BROKERS AND MARKETS: one Clients' insight
While looking for the right boat a lot of questions came up. Where should we buy our boat?
What broker should we use and how much could we trust him?
Was one survey sufficient for to be sure we did not buy "a pig in a poke"?
What would it cost us having these people working on our behalf?
Were listing prices realistic or did boats sell under listing prices?
The answers to all of these questions and more were unknown to us and needed sorting out.
We chose to start looking and following the market way before we had our financing in order to get a feel for the market.
Initially we where thinking of buying on the west coast, the literature pointed out San Diego as a particularly interesting market. There where several areas on the west coast that had a lot of interesting listings, but mainly monohulls. It became apparent that the strongest catamaran market by far was found in the Caribbean. Deciding on our search geographically we could now follow specific boats and listings on yachtworld.com, but also at the larger broker sites. This gave us a feel for how fast the boats where moving and what prices where realistic. In today's market (2014) there didn't seem to be a lot of boats being sold with boats being listed for months on end. Eight months before departure to the Caribbean this made us confident we had a bit of time and did not have to move straight away.
Looking into what prices boats typically where sold for compared to listings in the Caribbean market was very difficult. In a buyers market we assumed they where being sold below, but at what percentage? The blog/forum-sphere was providing a lot of different information on the subject and we found examples of anything from 50 % below listing to the actual listing price. This is of course natural since a sellers' expectations might be very different. After looking into this for some time we got a gut feeling that a reasonably priced boat should be possible to get for approx 10% to 20 % below listing price.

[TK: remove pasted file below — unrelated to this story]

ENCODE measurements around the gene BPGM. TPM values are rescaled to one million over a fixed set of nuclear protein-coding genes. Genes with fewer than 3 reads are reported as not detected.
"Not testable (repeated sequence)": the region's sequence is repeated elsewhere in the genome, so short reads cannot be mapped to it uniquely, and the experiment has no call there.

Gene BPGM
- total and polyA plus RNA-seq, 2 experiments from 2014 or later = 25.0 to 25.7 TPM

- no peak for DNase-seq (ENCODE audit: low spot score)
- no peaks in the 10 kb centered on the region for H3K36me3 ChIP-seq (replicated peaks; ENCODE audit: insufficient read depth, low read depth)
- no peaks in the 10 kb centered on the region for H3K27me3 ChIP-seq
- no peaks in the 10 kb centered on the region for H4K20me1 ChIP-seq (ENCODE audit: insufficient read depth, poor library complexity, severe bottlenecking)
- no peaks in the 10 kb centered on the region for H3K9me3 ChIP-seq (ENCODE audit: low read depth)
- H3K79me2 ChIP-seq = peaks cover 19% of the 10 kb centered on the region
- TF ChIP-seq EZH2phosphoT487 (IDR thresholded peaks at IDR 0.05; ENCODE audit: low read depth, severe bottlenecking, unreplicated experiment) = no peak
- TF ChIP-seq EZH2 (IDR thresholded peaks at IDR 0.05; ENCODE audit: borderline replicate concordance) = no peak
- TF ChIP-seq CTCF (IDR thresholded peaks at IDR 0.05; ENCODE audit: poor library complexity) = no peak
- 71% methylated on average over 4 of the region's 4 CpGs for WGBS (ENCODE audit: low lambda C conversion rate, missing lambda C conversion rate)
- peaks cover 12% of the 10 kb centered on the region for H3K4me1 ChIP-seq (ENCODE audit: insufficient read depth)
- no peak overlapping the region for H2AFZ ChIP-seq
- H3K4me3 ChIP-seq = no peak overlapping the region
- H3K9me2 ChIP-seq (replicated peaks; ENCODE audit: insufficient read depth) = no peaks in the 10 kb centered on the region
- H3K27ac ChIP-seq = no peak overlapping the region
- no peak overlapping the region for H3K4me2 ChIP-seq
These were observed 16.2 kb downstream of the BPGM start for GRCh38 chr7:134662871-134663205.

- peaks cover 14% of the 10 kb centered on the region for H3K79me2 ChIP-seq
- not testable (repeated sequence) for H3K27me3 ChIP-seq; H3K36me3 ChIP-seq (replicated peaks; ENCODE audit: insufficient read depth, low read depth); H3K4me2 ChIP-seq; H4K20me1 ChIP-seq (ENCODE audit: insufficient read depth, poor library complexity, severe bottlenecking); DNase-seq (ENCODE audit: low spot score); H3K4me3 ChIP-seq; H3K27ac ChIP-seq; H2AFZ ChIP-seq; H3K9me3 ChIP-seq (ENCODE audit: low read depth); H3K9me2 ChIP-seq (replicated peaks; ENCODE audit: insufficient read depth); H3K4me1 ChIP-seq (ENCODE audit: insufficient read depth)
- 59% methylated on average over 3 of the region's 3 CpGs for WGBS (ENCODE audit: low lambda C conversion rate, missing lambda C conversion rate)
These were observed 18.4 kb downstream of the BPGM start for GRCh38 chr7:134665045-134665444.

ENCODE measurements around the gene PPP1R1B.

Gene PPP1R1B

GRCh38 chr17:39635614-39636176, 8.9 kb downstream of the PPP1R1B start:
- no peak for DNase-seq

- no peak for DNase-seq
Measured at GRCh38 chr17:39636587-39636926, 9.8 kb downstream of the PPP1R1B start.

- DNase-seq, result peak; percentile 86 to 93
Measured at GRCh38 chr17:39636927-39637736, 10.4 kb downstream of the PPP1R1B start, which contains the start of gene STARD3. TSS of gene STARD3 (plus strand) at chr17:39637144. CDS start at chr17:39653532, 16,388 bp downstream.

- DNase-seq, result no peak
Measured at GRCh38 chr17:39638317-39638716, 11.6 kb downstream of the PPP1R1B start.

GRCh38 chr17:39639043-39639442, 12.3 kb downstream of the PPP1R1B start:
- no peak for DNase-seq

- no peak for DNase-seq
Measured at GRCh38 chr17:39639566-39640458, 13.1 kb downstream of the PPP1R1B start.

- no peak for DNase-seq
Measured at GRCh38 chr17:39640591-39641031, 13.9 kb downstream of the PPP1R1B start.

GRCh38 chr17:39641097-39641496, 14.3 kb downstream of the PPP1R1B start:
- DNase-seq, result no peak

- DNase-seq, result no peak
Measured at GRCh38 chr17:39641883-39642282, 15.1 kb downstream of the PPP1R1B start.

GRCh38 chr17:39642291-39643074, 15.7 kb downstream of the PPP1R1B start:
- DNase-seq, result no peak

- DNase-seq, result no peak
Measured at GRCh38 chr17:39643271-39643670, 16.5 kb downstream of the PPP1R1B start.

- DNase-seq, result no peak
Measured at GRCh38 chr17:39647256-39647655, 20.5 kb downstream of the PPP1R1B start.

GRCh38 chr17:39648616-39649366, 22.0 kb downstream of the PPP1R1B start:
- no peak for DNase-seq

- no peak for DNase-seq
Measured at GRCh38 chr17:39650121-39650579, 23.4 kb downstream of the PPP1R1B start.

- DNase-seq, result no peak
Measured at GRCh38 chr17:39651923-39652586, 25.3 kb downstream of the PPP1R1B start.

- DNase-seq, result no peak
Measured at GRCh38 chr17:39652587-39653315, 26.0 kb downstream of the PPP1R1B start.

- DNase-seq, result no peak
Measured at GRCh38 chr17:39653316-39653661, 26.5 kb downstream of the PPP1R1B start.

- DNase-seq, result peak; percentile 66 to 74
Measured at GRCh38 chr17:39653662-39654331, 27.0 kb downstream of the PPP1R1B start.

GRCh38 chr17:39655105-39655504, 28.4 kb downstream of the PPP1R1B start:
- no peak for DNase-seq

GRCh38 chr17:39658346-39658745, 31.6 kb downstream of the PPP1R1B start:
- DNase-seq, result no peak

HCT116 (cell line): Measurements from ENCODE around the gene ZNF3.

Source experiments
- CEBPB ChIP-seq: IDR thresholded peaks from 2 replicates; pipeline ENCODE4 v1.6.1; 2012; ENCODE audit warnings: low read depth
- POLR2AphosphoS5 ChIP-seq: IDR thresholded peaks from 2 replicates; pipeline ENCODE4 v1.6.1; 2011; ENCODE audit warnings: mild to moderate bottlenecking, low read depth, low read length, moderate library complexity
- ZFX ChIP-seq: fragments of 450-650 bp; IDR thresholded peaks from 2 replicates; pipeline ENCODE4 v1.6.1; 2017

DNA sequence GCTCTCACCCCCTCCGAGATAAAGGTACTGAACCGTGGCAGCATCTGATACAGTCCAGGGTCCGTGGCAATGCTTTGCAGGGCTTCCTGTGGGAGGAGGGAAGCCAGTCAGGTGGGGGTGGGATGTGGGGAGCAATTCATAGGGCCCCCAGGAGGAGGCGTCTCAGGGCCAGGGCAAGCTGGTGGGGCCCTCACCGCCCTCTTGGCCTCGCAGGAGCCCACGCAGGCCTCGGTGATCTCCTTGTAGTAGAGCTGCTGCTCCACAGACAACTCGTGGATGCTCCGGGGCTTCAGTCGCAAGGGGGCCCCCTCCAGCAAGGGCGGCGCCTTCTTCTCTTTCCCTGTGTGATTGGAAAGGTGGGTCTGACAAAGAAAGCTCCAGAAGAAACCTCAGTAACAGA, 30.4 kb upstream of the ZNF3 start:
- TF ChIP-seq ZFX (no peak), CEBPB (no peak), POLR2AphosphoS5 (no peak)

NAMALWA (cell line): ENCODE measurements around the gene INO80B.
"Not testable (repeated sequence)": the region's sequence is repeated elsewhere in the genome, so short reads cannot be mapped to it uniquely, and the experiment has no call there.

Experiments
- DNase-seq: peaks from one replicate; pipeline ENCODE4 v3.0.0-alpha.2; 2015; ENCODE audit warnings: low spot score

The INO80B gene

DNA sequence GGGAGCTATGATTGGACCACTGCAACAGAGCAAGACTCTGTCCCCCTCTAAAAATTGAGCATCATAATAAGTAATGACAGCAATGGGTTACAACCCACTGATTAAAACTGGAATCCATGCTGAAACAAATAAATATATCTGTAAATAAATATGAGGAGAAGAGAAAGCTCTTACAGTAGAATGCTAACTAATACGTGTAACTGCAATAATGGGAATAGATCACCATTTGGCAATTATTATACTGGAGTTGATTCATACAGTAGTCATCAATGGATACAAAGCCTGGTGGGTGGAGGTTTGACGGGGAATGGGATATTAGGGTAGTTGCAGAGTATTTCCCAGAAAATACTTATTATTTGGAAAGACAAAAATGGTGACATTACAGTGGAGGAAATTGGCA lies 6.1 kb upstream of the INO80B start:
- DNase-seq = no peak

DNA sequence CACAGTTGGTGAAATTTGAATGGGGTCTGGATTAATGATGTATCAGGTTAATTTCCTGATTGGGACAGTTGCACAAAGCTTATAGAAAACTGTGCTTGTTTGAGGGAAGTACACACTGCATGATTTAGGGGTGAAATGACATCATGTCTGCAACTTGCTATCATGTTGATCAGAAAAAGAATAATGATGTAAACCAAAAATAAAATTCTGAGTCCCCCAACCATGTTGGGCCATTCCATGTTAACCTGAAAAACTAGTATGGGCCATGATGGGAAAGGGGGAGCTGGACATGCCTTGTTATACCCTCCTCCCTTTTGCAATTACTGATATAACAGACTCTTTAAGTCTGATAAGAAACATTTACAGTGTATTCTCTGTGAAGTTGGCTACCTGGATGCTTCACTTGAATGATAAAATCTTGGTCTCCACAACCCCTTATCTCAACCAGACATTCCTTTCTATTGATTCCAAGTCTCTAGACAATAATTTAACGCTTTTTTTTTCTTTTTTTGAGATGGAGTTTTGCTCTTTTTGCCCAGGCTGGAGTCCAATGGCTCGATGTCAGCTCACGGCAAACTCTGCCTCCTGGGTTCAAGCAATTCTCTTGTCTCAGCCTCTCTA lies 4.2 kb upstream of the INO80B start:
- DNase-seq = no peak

So we where starting to get to a feel for the market, and now we needed a broker to work on our behalf. E-mailing a lot of brokers early on, seven months before we where planning to buy was not that helpful related to actually finding a boat, but it gave us important insight into how and how well they communicated. We sent out emails stating that the email was to establish contact and trust, while asking a series of concrete questions to a lot of brokers. Typically they where late in answering, didn't answer the questions, had poor english skills and/or just spammed me with listings. So even though it was not that helpful in actually finding a boat it helped us root out a lot of brokers we did not want to work with. Spending time on this part gave us a couple of forerunners that we felt where trustworthy. Keeping up email contact always replying promptly and giving relevant answers to our questions over a long period of time we started having long skype conversations. After talking to him in person we quickly realized Tony Brewer of "http://www.littleships.com/" in St Martin was the guy for us. After deciding to go with Tony we have not regretted our decision for one second, he has been crucial to our project for providing know how, networking, good advice and impeccable service throughout the purchase and also after. To get an insight into how much faith the forum-sphere had in this turning out well for us you can read this thread. There are important things to keep in mind like the fact that the broker works on a commission off the sales price. So his incentive is not keeping the price down, but in our experience Tony went to great lengths to have both seller and us walking away from the deal smiling.
So if you are in the process of looking for a boat don't loose all faith in humanity there are good honest brokers out there.
The Little Ship Company